• Scientists explained how Jupiter's moon Europa produced layers and subsurface oceans
  • A process known as differentiation may have led to the development of Europa’s oceans and layers
  • Heat caused by radioactive decay may have triggered differentiation within Europa

A team of scientists explained how Jupiter’s icy moon Europa might have produced its interior layers and subsurface oceans. The process that created these features could also play a huge role in the evolution of alien life.

The team was led by planetary scientist Mohit Melwani Daswani of NASA’s Jet Propulsion Laboratory. He presented their findings during a virtual presentation for the recent Goldschmidt conference.

For their study, the scientists analyzed the data collected by the Galileo mission, which was launched by NASA in 1989 to study Jupiter and its natural satellites. Through the data, the scientists learned that Europa’s layers and subsurface oceans might have been created through a process known as differentiation. This process involves the separation of different components that make up the various features of a planet or cosmic body.

During this process, the scientists explained that Europa was separated into multiple layers, just like an onion. It also led to the breakdown of water-bearing minerals on the moon, which then created its oceans.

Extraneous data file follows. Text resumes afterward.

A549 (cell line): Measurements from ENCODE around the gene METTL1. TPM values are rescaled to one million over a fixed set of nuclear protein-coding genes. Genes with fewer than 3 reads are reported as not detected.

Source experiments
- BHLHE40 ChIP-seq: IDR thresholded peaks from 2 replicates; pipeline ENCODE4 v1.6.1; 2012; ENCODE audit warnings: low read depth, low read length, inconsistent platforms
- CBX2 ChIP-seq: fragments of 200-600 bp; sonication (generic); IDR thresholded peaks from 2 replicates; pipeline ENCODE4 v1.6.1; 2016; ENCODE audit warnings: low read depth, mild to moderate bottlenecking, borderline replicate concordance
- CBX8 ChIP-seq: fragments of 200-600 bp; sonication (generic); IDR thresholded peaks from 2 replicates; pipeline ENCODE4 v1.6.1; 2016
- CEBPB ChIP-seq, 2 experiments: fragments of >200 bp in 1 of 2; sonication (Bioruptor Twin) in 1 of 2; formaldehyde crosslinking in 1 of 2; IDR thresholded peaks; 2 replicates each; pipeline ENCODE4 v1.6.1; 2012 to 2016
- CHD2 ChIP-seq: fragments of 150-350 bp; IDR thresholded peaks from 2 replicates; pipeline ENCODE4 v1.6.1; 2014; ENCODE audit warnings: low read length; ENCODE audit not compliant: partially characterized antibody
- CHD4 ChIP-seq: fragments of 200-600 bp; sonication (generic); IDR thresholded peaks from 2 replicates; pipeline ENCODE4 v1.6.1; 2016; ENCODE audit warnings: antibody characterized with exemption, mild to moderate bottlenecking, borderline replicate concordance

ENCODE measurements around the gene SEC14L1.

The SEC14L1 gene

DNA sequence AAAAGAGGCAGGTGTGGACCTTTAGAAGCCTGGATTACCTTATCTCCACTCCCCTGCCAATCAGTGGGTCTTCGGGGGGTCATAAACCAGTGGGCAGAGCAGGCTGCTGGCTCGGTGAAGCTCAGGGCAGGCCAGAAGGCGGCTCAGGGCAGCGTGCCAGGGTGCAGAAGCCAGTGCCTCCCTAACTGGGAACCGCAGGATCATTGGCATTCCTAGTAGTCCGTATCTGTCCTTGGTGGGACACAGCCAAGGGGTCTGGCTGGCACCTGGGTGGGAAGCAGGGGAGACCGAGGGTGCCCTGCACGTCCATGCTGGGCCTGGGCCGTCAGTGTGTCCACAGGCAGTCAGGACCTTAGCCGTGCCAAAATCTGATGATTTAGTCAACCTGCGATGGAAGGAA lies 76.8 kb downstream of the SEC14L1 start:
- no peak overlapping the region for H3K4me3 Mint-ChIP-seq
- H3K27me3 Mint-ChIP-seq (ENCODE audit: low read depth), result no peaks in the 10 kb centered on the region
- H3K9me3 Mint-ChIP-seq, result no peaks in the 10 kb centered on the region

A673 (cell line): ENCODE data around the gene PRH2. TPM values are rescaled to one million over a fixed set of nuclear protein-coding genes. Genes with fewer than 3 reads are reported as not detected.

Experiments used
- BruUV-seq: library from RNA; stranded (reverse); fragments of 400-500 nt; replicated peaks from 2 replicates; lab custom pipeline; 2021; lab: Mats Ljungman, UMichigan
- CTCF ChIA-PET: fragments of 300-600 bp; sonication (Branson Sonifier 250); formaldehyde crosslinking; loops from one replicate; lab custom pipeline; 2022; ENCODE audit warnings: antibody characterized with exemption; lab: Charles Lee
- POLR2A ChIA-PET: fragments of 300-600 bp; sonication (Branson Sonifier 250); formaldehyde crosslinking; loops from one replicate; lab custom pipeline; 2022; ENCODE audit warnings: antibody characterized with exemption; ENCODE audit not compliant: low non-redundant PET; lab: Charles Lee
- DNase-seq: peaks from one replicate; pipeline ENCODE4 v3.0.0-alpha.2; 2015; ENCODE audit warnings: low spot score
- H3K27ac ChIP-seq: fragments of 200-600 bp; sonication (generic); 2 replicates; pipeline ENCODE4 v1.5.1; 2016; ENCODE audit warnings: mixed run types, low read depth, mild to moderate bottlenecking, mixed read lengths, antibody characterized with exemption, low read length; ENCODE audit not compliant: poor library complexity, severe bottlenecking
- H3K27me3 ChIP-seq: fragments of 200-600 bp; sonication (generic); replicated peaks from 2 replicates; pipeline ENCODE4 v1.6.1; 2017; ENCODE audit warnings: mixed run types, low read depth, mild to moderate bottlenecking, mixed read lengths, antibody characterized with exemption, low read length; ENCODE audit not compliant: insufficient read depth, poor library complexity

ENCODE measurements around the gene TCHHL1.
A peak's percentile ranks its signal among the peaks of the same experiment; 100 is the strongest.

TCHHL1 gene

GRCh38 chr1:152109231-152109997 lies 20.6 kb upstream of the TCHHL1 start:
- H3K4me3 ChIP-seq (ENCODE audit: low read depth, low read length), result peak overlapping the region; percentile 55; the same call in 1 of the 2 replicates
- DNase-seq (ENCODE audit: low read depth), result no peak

According to Daswani, Europa’s differentiation might have been triggered by heat within the natural satellite. The heat might have come from radioactive decay from the moon’s interior or Europa’s interactions with Jupiter and its other natural satellites.

“The interior of Europa is much denser than the outer layers,” Daswani told “That already tells us a really important property of Europa's history and geology: It must have experienced high heat in order for that process of differentiation to occur.”

“Large ocean worlds that experience this heat in the interior may have a mechanism to build oceans,” the scientist added.

Since differentiation might have led to the formation of Europa’s oceans, studying the same natural process in other planets could provide valuable information regarding the evolution of alien life.

However, according to a scientist who was not involved in the study, water is not the only element needed for life to flourish. Aside from the presence of liquid water, other elements are also needed for the development of life.

“Life is chemical. Life powers itself with chemistry, which is all about the flow of electrons,” Steve Mojzsis of the University of Colorado said.

Scientists reveal where to look and how far to dig while looking for life on Europa. NASA/JPL-Caltech/SETI Institute